scored how important it is for that community. and the fact there does seem to be a level of acceptance in this country. >> it is now accelerating. that's for sure. the criticism is this isn't closely related to sport enough. but when you look at other recipients of this award in recent years. >> robin roberts. >> pat summit. >> nelson mandela who is obviously amazing but not an athlete. >> so it's often a platform to project different values into a society that are born of sport. so why wouldn't it qualify? i know who generalwho jenner was before this. really? one of the greatest athletes in american history. donald trump is soaring in the polls despite the controversy around his campaign
better trump seems to be doing in the polls? is the party thinking about getting into bed with the donald. let's bring in steve king chairman of the conservative opportunity society. thank you for taking the opportunity. >> really good to be back. thanks a lot, chris. >> donald trump says he's worth 10 billion, do you believe it does it matter? >> i don't know. i've heard numbers at nine billion, ten billion. there's probably a little bit of blue sky invested in that. but his name's got to be worth something. >> does it matter if he can't verify it? >> i've heard donald trump say a number of times, i am really rich close quote. so i don't think he's backing away from it. and if anyone wants to examine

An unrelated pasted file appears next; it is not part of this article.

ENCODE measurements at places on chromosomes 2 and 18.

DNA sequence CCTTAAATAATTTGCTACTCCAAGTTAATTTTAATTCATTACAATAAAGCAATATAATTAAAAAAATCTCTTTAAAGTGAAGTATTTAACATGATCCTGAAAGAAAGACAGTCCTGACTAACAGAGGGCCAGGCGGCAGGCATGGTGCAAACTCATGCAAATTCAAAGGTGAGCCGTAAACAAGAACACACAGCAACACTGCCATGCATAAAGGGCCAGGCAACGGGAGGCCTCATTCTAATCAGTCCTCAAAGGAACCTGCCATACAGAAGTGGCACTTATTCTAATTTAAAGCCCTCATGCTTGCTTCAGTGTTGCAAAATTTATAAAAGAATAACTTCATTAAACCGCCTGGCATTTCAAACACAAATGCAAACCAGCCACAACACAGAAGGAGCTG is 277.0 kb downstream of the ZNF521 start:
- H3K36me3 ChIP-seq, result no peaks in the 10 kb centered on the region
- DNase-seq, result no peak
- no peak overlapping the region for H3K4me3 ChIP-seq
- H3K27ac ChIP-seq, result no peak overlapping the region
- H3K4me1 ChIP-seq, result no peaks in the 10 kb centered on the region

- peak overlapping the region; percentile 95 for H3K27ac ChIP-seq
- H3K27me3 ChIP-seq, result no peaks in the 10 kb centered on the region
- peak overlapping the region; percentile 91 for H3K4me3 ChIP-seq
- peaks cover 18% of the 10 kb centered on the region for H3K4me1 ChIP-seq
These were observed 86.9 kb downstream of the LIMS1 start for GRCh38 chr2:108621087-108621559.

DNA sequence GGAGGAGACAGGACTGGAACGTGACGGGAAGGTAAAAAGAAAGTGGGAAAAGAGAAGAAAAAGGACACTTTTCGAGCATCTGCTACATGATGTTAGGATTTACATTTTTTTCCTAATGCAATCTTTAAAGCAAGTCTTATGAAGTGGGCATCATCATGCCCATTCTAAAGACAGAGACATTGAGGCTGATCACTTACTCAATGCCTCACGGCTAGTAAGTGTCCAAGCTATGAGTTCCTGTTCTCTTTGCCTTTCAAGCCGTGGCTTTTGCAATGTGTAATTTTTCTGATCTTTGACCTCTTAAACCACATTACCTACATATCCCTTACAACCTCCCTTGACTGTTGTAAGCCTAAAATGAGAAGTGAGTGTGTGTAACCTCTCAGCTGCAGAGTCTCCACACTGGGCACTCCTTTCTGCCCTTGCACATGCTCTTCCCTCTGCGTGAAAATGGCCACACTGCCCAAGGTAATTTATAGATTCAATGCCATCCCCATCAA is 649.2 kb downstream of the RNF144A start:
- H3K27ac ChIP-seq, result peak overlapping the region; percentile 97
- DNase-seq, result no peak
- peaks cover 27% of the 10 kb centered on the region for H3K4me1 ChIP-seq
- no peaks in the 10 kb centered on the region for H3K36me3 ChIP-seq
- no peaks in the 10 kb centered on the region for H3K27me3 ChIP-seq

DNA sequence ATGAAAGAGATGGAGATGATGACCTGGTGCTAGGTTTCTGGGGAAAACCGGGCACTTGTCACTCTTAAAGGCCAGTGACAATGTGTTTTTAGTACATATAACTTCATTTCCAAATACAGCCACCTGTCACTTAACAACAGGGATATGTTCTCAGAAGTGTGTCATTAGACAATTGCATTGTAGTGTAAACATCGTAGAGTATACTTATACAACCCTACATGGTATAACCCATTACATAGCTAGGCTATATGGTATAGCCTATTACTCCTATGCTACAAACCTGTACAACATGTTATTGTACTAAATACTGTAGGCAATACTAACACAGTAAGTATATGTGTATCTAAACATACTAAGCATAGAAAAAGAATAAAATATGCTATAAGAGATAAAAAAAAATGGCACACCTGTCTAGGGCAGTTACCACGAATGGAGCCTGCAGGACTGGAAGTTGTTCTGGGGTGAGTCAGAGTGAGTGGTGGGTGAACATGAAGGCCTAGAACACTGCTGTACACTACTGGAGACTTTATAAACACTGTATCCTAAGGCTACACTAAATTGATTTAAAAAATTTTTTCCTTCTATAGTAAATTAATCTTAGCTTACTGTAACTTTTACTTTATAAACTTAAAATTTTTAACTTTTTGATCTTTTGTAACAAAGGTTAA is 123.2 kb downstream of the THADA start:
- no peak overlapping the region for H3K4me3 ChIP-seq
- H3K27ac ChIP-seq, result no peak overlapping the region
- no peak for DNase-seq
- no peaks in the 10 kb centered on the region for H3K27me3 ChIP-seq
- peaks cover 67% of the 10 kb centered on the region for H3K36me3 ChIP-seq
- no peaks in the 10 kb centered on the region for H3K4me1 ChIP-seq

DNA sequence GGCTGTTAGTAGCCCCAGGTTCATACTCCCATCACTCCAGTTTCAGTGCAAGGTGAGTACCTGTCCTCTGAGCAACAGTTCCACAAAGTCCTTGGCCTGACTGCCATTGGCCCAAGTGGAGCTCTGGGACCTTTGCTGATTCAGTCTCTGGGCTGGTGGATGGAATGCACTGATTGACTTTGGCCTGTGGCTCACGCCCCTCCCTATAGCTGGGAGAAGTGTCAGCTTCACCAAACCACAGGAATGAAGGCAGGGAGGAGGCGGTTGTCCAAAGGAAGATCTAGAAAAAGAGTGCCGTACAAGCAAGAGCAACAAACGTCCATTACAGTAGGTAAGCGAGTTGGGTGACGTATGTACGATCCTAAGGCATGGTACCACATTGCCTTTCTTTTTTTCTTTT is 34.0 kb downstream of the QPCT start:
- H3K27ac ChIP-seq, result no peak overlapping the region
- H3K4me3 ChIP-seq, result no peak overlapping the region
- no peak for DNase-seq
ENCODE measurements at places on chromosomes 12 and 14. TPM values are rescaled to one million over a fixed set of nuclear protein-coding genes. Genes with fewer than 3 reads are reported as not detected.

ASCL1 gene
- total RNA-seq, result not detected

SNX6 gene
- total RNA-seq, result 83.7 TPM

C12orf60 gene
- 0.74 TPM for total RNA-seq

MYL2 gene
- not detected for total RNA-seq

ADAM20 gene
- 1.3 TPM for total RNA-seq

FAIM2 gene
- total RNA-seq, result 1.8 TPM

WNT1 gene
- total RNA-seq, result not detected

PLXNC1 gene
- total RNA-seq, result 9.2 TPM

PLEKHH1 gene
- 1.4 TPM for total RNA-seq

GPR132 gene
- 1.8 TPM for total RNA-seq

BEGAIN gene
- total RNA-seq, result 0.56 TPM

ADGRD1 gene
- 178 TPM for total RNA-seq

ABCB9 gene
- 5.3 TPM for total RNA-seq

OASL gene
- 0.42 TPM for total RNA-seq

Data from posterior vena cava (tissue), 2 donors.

his financial statement that's up to them. but i think it's true that he is really rich. >> now, the rest of us in the media may be marveling at his momentum in the polls. but you have to look at it more seriously as one of the party and certainly conservative wing leaders. at what point do you have to decide whether or not to put your arms around donald trump and make him a legitimate entity. >> i'd say today he is a legitimate entity. i've stepped up and said things that were objective and delicate and truthful. nobody listened. then i doubled down on that and they listened. donald trump did the same thing. and the attempt to marginalize him has pushed him to the top of the polls. if the cause cuss took place in iowa today, i believe donald
trump would come out on top. >> is there a concern? one of the criticisms is what he's doing is stoking outrage. you went-- donald made it seem as if grant immigrants were doing all the raping. isn't there a line between painting a picture that's too negative? >> sometimes you've got to grab the american people and shake them ra little bit and say, you're not paying attention. they pay attention when donald trump speaks. i think it might have died down if it hadn't been for the tragic shooting in san francisco with kate steinle. that has added fuel to the fire. chris, i'm glad we're looking at this now and people are starting to quantify the tragedyies in america that are taking place.